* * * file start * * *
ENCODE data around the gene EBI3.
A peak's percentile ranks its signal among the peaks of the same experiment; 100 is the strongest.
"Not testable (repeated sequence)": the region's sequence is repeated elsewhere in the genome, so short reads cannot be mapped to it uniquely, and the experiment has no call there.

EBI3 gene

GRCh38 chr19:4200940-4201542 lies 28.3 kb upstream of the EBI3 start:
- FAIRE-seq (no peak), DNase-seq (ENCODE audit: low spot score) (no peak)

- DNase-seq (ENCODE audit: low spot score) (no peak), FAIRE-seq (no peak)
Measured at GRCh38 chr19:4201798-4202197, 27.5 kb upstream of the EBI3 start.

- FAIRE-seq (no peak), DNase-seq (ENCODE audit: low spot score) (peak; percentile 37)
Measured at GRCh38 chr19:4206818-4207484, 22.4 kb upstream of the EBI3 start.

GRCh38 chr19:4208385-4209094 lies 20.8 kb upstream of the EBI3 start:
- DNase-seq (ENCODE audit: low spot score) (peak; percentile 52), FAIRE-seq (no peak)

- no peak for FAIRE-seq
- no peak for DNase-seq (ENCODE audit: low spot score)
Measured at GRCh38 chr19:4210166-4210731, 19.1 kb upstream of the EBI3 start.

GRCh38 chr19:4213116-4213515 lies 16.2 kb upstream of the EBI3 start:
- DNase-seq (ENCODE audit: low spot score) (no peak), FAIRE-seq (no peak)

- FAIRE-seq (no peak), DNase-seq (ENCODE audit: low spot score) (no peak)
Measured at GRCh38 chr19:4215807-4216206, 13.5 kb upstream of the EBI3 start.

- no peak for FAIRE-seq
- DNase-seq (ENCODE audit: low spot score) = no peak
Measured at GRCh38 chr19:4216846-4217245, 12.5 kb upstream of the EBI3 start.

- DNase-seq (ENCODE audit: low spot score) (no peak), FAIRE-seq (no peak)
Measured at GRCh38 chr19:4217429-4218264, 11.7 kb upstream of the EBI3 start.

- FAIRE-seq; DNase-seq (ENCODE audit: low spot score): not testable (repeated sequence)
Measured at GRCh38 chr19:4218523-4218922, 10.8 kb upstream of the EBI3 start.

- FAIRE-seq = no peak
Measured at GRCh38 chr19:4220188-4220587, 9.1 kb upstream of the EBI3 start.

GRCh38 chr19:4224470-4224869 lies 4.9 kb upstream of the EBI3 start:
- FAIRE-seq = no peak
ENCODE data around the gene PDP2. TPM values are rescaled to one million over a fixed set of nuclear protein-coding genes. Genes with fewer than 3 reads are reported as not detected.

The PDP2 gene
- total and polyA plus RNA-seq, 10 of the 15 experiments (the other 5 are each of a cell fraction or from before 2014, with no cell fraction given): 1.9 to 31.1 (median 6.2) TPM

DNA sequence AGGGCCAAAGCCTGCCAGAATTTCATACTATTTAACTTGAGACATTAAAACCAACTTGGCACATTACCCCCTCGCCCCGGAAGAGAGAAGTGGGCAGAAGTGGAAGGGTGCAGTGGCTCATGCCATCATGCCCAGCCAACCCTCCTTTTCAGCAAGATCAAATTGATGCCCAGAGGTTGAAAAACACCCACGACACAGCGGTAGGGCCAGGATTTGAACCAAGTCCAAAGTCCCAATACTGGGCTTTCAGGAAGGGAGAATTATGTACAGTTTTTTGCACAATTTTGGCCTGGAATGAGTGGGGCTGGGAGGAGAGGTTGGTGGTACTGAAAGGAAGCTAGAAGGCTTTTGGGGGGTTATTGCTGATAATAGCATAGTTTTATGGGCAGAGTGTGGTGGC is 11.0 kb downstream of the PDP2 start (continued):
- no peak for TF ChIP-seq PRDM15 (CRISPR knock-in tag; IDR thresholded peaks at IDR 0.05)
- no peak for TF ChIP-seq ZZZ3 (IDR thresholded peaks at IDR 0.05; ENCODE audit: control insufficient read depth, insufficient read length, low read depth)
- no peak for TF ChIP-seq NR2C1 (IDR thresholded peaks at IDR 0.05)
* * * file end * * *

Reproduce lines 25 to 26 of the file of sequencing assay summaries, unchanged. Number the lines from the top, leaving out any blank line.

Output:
- FAIRE-seq; DNase-seq (ENCODE audit: low spot score): not testable (repeated sequence)
Measured at GRCh38 chr19:4218523-4218922, 10.8 kb upstream of the EBI3 start.